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Hillary Clinton Pokémon-Goes-Off on Barbie Snubs

Everyone always says “but her emails” when they should be saying “but her females.

That’s not a quote from America Ferrera’s Oscar-nominated performance of an Oscar-nominated monologue in the Oscar-nominated film Barbie, but it might as well have been. Yesterday, Barbie was nominated for eight Academy Awards, across acting, writing, technical, and musical categories, as well as a Best Picture slot. However, Greta Gerwig and Margot Robbie did not get nominated in the Directing and Lead Actress categories, respectively. Despite Gerwig’s nomination for Best Adapted Screenplay and Robbie’s producer nomination in Best Picture, Barbie fans are interpreting their non-noms as snubs, and not just snubs but Snubs Against All Women.

Many of these Barbie fans think that Ryan Gosling’s nomination for his stellar comedic performance as Ken somehow echoes the themes of the movie, as though he were taking a Best Actress slot away from Robbie. Despite the fact that Barbie made $1.4 billion globally (“That’s what the money is for!”), the discourse is heated, oversimplifying, and distracting from some really exciting nominations for women of color, including Lily Gladstone for Killers of the Flower Moon and Celine Song’s Best Picture and Screenplay nods for Past Lives. The framing of this financially, critically, and culturally successful box-office juggernaut as a victim of the patriarchy has awakened one notable defender in — oh my ***, of course — Hillary Clinton, who has found common cause with the reductive feminism at play here.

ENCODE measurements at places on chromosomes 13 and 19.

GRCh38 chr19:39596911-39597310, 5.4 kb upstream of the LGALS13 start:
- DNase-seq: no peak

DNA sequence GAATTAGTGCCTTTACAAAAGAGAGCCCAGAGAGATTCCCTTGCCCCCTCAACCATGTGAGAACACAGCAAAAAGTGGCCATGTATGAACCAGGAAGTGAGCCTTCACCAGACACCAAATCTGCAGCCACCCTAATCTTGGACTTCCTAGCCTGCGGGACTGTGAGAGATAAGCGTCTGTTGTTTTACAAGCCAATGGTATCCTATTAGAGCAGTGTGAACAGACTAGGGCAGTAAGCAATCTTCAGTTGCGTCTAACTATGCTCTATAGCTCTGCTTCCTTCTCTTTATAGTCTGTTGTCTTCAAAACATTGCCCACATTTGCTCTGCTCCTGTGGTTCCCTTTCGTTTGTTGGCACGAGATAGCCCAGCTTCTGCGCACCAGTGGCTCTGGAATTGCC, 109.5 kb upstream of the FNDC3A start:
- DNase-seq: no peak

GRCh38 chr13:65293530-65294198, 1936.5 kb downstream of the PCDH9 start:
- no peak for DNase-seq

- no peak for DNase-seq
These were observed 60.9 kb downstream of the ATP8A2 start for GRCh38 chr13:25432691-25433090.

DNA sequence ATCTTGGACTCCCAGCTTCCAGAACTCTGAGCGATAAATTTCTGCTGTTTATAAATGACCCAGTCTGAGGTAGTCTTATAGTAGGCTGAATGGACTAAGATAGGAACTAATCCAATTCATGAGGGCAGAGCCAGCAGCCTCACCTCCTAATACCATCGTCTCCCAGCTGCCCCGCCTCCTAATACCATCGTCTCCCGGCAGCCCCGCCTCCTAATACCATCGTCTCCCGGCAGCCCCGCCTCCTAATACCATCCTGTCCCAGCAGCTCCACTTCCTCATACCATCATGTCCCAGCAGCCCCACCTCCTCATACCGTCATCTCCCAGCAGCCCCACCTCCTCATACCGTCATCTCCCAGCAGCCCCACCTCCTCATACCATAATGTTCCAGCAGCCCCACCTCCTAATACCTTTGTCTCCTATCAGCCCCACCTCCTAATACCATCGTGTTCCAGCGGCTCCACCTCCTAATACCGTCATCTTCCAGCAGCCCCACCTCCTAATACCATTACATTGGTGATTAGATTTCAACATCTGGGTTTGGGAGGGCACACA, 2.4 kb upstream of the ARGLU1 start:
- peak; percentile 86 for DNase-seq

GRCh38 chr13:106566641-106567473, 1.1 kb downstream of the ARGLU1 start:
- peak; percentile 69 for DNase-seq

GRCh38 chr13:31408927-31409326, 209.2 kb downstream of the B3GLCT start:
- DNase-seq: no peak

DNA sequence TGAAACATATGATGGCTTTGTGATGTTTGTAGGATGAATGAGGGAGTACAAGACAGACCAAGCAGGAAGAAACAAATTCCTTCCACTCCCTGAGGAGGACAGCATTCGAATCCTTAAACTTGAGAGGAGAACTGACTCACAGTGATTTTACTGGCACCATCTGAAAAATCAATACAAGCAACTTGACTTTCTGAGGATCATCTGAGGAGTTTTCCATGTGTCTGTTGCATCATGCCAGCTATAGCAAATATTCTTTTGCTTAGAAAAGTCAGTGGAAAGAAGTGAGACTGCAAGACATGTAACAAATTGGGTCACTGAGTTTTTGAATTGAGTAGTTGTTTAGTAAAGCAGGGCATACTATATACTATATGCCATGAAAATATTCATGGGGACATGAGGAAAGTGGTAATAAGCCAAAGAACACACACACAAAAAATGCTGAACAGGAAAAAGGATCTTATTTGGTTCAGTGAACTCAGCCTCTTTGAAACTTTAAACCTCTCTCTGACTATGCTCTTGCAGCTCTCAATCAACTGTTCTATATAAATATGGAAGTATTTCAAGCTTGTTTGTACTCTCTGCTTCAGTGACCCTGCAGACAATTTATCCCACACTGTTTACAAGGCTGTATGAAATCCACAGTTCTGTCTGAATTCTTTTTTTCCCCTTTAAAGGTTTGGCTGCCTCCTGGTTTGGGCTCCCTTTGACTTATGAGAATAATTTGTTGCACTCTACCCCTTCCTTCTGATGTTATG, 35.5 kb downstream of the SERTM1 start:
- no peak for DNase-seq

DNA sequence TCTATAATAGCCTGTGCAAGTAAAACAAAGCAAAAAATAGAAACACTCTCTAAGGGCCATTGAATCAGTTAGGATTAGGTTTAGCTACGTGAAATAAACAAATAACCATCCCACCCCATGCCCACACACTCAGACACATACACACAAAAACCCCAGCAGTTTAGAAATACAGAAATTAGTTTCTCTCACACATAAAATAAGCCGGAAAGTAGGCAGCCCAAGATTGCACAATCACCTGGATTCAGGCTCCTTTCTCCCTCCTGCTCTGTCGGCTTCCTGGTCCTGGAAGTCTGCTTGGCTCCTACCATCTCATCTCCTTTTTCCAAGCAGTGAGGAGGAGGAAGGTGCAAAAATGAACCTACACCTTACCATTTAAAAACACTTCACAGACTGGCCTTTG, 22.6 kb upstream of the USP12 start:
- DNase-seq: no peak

In a tweet that encapsulates everything great and terrible about that website, Clinton addressed a message to “Greta & Margot,” saying, “While it can sting to win the box office but not take home the gold, your millions of fans love you. You’re both so much more than Kenough.” Clinton signed it with a hashtag: #HillaryBarbie.

Replace “box office” with “popular vote,” and “gold” with “presidential election,” and suddenly the tweet’s tonal resemblance to 2016 campaign moments like “Pokemon Go to the polls” feels like a harbinger of the rest of the election year to come. Considering Clinton’s silence on actual global crises women are currently facing, her decision to wade into Barbie’s viral moment is just verrry whatever the opposite of intersectional is. It’s the stop sign at the intersection, maybe. And the hashtag? Perfection! Maybe it will inspire a whole new genre of hashtags combining viral pop-culture moments with former presidential hopefuls: #CruzWorldCruise. #BernieJoshWine. #RonDeSantisSaltburnTub. And so forth.

Where is the real President Barbie when we need her most?

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